(This is just one of many challenges. Learn about all of the 30-Day Primal Blueprint Challenges here.)

There’s a lot more to adequate sleep than just the time spent in slumber. Eight hours might feel like six if you sleep with bad infomercials illuminating the room with blue light following an espresso nightcap. Six hours might feel like eight if you sleep in total darkness following a day of hiking. Play around. Tinker. But be honest. You know how much sleep you really need. You know how early you should get to sleep. Do you really need to watch Leno tonight? Conan was better, anyway. Tape those shows. Set your DVR. Good, solid sleep is becoming a real rarity nowadays, but it feels so satisfying and it’s so ultimately rewarding. Do it for a month (and just try to revert when it’s done).

Challenge #8: Get Adequate Sunlight

Soak in the rays: It’s difficult to emphasize enough the importance of vitamin D. In a world where we go from our houses to our cars, from our cars to the office place, from the office place to our cars and back home again many of us are woefully deficient. My challenge to you this month is to get 15 minutes of sun exposure each day of the 30-day challenge. If sun is hard to come by in your area take a supplement instead.

(This is just one of many challenges. Learn about all of the 30-Day Primal Blueprint Challenges here.)

I hesitate to call this a real challenge. After all, basking in real, unfiltered sunlight is one of the greatest feelings in the world. Plus, you don’t have to worry about getting greasy sunblock all over your hands. Where the challenge lies is in finding the time and finding the actual sunlight. Fifteen minutes isn’t much, but it has to be fifteen minutes squeezed into a limited window. Where I live, I can get adequate UV from around late morning to early evening, so I’ve got a big window for my fifteen minutes. Finding fifteen minutes of good sunlight in, for example, the Pacific Northwest, Canada, or the UK, is a different story altogether. If that’s your situation, a vitamin D supplement will suffice just fine.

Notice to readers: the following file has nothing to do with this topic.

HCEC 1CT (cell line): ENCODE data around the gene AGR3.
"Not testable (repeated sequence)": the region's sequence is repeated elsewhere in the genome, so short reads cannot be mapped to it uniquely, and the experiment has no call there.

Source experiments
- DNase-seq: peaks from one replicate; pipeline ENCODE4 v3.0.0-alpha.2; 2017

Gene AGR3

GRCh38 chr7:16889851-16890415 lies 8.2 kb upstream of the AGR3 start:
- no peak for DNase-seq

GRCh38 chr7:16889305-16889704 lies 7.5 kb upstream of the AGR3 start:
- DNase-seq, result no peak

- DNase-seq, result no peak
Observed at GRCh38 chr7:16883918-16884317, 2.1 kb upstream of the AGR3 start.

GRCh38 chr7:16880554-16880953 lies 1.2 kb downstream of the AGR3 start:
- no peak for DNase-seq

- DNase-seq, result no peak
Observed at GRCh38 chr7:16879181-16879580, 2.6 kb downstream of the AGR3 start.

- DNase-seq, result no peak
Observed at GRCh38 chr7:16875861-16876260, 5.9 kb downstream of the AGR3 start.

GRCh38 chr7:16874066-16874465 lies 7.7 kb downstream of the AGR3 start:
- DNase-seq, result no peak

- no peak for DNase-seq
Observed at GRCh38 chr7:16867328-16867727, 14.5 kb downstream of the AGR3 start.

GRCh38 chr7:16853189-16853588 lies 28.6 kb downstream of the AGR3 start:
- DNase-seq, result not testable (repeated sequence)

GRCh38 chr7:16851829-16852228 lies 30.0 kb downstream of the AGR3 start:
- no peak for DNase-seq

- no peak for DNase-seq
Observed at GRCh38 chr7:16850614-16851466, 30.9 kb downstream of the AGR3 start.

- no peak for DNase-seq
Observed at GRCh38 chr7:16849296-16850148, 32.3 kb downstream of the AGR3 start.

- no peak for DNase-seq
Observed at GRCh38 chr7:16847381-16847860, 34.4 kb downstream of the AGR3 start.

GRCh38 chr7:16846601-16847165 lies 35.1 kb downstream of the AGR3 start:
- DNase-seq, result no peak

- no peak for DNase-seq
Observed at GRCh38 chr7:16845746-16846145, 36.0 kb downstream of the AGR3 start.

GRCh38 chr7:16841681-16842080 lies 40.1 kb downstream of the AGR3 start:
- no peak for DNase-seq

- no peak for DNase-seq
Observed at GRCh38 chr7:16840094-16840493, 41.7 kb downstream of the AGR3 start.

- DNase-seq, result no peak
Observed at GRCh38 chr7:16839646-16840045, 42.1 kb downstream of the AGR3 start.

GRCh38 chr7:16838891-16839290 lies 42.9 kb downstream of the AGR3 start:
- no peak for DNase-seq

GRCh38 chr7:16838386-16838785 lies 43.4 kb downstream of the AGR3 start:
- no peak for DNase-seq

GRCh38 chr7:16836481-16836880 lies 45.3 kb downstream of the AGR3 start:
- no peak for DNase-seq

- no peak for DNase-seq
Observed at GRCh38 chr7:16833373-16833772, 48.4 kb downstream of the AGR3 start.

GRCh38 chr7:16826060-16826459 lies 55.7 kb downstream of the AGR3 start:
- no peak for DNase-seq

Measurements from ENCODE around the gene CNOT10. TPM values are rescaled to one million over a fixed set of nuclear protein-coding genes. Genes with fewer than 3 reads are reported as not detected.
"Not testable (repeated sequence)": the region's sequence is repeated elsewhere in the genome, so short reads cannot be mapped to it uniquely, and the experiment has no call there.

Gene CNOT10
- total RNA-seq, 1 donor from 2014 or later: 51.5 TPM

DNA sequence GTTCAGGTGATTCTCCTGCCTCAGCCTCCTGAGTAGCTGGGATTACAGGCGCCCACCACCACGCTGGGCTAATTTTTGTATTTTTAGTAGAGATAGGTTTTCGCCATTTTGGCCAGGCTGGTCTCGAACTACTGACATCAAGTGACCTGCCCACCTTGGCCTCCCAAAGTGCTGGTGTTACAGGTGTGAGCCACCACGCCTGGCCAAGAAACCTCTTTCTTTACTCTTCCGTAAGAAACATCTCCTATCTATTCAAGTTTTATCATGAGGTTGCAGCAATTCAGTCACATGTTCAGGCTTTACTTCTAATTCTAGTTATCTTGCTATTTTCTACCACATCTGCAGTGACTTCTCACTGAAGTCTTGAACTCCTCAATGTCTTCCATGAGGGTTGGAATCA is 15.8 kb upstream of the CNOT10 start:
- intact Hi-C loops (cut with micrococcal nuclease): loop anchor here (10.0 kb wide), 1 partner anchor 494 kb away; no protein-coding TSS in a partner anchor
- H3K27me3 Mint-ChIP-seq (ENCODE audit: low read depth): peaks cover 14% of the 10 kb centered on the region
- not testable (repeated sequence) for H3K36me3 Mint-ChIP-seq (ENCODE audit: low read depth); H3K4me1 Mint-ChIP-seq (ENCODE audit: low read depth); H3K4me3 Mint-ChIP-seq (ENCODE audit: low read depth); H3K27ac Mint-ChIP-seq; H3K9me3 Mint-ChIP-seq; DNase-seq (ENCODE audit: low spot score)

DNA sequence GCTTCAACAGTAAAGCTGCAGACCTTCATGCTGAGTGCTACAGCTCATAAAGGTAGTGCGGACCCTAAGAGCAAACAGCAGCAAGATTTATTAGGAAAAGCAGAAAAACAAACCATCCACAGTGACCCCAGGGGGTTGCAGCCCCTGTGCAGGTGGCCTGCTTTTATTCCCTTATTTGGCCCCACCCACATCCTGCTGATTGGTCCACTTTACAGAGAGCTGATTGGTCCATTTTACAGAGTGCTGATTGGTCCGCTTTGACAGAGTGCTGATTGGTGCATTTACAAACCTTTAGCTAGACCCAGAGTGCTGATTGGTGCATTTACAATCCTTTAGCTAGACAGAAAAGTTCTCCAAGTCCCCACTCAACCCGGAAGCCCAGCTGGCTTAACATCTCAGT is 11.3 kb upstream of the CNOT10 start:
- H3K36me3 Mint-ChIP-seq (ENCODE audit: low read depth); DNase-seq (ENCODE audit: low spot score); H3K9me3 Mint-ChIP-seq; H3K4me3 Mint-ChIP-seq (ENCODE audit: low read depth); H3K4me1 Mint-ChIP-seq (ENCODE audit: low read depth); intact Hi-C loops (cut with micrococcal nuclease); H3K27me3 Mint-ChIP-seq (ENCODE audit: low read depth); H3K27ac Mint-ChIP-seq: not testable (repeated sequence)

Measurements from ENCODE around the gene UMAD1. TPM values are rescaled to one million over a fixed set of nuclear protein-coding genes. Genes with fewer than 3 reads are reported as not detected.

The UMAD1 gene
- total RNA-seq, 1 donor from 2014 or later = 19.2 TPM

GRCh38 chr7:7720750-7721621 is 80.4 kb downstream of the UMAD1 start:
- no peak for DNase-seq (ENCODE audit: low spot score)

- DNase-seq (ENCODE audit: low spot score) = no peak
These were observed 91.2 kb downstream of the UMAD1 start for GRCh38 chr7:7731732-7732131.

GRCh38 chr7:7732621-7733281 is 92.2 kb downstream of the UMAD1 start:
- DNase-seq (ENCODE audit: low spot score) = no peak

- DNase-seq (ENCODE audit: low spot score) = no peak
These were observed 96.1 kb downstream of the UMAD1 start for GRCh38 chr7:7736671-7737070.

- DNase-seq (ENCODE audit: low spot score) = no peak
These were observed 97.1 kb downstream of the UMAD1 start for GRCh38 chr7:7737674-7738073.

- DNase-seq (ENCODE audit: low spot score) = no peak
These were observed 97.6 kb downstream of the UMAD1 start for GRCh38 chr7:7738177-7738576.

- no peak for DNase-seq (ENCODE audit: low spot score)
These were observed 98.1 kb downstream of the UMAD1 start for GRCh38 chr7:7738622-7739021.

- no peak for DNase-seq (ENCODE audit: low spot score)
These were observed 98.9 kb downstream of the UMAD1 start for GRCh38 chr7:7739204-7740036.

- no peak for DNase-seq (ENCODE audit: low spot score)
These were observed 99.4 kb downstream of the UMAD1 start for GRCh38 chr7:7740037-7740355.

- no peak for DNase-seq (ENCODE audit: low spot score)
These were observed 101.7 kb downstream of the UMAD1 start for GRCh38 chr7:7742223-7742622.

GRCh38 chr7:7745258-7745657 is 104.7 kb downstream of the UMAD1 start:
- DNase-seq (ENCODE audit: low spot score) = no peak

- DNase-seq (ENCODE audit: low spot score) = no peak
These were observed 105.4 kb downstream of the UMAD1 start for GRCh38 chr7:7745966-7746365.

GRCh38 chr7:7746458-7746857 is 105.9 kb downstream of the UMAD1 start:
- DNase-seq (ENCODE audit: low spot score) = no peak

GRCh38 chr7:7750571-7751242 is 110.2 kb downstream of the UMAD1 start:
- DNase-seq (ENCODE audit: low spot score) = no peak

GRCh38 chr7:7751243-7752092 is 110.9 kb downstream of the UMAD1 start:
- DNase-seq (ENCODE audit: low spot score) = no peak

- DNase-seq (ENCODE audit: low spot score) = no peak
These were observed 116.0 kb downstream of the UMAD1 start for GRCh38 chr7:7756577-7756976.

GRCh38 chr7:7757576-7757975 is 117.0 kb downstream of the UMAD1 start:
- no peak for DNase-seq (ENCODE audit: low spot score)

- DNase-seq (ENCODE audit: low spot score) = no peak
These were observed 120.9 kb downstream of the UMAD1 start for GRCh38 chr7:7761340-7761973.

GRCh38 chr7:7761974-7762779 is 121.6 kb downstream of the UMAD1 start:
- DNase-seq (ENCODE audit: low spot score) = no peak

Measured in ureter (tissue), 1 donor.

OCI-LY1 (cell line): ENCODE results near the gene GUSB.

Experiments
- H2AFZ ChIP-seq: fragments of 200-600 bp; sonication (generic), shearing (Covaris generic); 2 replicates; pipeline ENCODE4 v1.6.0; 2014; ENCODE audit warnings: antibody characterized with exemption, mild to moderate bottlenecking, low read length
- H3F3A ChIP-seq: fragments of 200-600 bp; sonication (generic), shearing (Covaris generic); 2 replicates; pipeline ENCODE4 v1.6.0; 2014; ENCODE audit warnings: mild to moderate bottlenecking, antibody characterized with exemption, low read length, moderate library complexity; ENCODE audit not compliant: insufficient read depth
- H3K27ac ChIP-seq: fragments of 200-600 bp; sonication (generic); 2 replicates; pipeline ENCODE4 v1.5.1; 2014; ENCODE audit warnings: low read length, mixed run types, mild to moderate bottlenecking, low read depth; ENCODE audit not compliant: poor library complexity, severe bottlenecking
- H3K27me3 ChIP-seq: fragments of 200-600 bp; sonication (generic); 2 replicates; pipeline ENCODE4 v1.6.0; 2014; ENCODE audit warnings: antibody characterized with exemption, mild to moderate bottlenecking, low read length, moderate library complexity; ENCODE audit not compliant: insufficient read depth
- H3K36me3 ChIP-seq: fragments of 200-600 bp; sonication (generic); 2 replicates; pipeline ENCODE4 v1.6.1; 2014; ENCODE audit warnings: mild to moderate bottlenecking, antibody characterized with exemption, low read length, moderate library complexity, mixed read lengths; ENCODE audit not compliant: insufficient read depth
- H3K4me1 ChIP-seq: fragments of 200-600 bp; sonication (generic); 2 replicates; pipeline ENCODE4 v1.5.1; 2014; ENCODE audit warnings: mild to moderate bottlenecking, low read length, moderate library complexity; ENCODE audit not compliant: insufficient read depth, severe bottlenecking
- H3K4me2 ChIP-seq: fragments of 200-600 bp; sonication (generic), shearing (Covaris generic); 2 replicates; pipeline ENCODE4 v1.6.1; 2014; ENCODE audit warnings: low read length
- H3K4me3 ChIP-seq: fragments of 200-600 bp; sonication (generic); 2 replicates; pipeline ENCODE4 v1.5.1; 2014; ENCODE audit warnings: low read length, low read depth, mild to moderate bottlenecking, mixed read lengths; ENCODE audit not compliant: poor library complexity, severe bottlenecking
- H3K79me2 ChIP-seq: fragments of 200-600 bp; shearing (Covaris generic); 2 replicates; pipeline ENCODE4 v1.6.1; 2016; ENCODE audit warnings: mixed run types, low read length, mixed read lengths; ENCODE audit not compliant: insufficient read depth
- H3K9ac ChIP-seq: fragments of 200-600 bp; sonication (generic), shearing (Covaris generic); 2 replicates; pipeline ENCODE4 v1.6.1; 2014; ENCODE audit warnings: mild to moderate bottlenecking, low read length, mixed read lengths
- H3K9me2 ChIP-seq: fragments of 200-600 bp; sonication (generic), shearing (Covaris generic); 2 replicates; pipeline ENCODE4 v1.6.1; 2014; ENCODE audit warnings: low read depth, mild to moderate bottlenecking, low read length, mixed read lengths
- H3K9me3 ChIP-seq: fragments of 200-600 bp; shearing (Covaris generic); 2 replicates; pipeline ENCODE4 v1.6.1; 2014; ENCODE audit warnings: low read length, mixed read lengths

There are other factors, too, even if they weren’t mentioned in the official PB Challenge post, and I want you to think about them throughout the month.


Lose it. Our feet are finely crafted (yeah, yeah, it’s just an expression, not a literal description of how they developed over the millennia) things, forged of sinew, muscle, and numerous bones and tendons. I’m not going to say they’re perfect, but they’ve undergone a lot of environmental stress and fine-tuning to get to where they are today. And so, for this month, I ask you to let them be. Go barefoot as much as possible. Barring that, wear only minimal shoes. Wide toe beds, no arch support, no raised heels. Vibrams are a good option, or maybe a pair of soft moccasins. For extra credit, try to work out barefoot or in barefoot-esque footwear.